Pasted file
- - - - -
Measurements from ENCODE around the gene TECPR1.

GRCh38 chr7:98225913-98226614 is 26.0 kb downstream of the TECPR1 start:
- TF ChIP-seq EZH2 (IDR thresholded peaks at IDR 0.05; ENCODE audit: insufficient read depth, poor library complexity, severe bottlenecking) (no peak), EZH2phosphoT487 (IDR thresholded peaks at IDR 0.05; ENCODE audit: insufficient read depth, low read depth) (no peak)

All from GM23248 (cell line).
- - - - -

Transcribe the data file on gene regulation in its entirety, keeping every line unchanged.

Measurements from ENCODE around the gene TECPR1.

GRCh38 chr7:98225913-98226614 is 26.0 kb downstream of the TECPR1 start:
- TF ChIP-seq EZH2 (IDR thresholded peaks at IDR 0.05; ENCODE audit: insufficient read depth, poor library complexity, severe bottlenecking) (no peak), EZH2phosphoT487 (IDR thresholded peaks at IDR 0.05; ENCODE audit: insufficient read depth, low read depth) (no peak)

All from GM23248 (cell line).